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Re: SIMILE PI Call, 27-July-2003, 1200 EST / 1700 BST

From: Kevin Smathers <kevin.smathers@hp.com>
Date: Mon, 30 Jun 2003 13:48:47 -0700
Message-ID: <3F00A22F.6040607@hp.com>
To: john erickson <john.erickson@hp.com>
Cc: simile-w <www-rdf-dspace@w3.org>

john erickson wrote:

>> Kevin Smathers wrote:
>> I don't buy this argument.  The top level DNS domains are essentially 
>> categories, they are analogous to HS preallocating block number 
>> ranges for certain classes of naming authorities (e.g. Simile).  That 
>> DNS defines certain well known categories, while HS does not only 
>> leads to a minor feature distinction; it doesn't fundamenally alter 
>> the scalability of either system.  Properly characterized, the HS 
>> self administered naming layer should be mapped to the DNS self 
>> administered naming layer.
> JSE: To some extent, this is what DOI accomplishes: 10.* is granted to 
> IDF, which administers everything under 10.* according to its 
> policies. The independent entities that IDF assigns this authority to 
> (i.e. namespace management under "10.1234/") are called Registration 
> Agencies, and operate across institutional boundaries. The most active 
> example is CrossRef, but there are several other major ones, with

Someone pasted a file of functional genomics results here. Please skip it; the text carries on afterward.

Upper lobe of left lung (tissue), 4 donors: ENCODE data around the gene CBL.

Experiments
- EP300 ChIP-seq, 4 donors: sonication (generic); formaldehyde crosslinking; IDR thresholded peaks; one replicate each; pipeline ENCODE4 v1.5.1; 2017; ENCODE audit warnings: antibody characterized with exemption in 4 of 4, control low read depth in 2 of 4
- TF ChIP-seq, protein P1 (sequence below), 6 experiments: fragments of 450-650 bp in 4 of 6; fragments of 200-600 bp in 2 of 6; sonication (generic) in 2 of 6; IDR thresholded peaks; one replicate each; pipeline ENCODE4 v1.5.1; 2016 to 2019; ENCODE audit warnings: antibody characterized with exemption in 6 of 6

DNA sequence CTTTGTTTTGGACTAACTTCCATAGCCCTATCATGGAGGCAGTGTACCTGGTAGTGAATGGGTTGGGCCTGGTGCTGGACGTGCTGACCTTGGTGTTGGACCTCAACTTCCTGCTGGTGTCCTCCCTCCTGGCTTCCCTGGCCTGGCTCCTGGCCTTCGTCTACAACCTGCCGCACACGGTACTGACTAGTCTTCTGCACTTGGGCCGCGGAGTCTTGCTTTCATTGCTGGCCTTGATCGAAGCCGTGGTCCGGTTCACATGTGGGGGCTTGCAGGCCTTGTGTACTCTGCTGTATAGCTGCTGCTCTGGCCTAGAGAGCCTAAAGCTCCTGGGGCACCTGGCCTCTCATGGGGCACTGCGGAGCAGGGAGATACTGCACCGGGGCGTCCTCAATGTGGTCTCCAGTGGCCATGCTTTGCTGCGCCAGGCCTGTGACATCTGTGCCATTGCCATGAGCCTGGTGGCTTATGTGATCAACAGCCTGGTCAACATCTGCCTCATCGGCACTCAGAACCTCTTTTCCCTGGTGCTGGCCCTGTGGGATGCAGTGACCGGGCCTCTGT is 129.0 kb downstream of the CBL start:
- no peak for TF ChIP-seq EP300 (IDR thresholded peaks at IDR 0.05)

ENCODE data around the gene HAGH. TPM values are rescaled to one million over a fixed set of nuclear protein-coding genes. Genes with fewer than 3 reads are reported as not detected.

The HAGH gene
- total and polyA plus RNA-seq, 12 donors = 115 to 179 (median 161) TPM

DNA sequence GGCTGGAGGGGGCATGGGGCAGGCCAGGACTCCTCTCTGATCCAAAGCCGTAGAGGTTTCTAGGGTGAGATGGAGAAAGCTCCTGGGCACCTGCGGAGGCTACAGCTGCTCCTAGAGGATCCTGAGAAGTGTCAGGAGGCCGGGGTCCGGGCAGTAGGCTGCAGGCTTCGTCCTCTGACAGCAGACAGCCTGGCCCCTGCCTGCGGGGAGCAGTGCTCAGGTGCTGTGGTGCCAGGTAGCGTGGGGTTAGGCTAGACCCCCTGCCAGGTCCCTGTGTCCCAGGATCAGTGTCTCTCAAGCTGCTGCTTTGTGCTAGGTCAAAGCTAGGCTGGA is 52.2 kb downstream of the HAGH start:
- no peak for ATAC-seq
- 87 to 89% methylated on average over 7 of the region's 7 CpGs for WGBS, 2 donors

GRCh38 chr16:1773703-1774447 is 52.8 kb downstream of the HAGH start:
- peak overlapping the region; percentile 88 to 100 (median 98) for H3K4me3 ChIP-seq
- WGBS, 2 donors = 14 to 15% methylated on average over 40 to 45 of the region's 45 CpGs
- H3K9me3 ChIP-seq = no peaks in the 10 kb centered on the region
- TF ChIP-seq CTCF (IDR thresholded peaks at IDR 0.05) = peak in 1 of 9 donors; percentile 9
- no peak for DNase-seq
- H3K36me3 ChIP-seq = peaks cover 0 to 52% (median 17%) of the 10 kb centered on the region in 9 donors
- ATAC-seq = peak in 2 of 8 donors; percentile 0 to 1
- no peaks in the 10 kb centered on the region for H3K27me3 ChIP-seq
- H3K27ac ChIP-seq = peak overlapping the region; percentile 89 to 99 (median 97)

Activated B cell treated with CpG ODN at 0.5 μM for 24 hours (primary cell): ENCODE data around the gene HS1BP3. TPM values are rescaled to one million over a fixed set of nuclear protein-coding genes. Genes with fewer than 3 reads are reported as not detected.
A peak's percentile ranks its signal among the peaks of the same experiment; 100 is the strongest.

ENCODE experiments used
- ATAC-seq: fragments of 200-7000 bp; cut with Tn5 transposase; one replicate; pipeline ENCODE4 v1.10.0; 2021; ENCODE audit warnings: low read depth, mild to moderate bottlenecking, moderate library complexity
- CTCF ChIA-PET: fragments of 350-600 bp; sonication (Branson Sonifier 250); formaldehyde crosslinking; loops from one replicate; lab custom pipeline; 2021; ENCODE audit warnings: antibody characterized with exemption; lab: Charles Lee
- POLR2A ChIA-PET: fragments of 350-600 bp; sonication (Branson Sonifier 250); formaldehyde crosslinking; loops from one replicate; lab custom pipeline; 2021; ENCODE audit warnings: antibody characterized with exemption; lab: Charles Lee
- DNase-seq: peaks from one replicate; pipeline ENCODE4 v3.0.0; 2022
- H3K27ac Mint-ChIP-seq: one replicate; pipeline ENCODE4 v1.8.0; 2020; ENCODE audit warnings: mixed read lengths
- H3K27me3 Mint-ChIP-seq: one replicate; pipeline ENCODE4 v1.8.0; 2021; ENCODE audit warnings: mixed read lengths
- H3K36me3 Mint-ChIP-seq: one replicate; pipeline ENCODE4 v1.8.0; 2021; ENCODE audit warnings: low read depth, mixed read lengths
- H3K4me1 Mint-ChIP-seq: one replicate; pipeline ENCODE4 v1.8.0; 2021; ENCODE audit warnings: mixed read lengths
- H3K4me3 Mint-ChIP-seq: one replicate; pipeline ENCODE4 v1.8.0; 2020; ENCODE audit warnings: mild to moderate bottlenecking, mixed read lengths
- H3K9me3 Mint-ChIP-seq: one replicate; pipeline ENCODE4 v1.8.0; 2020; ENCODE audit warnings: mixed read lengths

> acronyms like CAL, TSO, LON, and MEDRA, as well as CrossRef and 
> Content Directions.
> BTW, I wouldn't characterize the current DNS top-level segmentation 
> into "well-known domains" as "correct", simply arbitrary. It is not 
> clear to me how this segmentation is useful... 

The DNS top level segmentation eliminates some name competition between 
educational (.edu, .k12), commercial and other non-governmental 
organizations (.com, .net, .org), and governmental organizations (.gov, 
.mil), and between different countries (.us, .uk, .de, etc.) among other 
things.  I'm not sure where you got the 'correctness' from, but the top 
level domain is a pretty good indicator of who the sponsoring 
organization is for a particular service.

> John and Kevin continue:
>>> 2. NA-level self-administration has implications like, the remainder 
>>> of the DNS formalisms (second-level domain, sub-domain, etc) are 
> >> unnecessary --- or, more precisely, these formalisms are
> >> defined by the governance of the particular NA and
> >> are not dictated by HS itself. The equivalent of this in DNS
>>> would be if .edu, .com, .mil, etc. could set their own rules for 
>>> entitlement.
>> No, it is as if in DNS the second level domains e.g hp.com, 
>> yahoo.com, etc., could set their own rules for entitlement.  As 
>> indeed they can, as can any subdomain that they further delegate 
>> control to.
> JSE: Only if you follow your earlier point, i.e. "properly 
> characterizing" (or constraining...) the HS naming authority layer to 
> align with the DNS second level...But this is not required within HS!
> This *happens* to be how IDF chooses to do business, but it is *not* 
> necessary for any other naming worlds to follow suit. The fact is, 
> administration levels such as what IDF represents are arbitrary. 

I'm not familiar with the IDF acronym, so I'm not sure what you are 
arguing here.  I think we were examining both HS and DNS to see if they 
both had provision for sub-authorities to set their own rules for who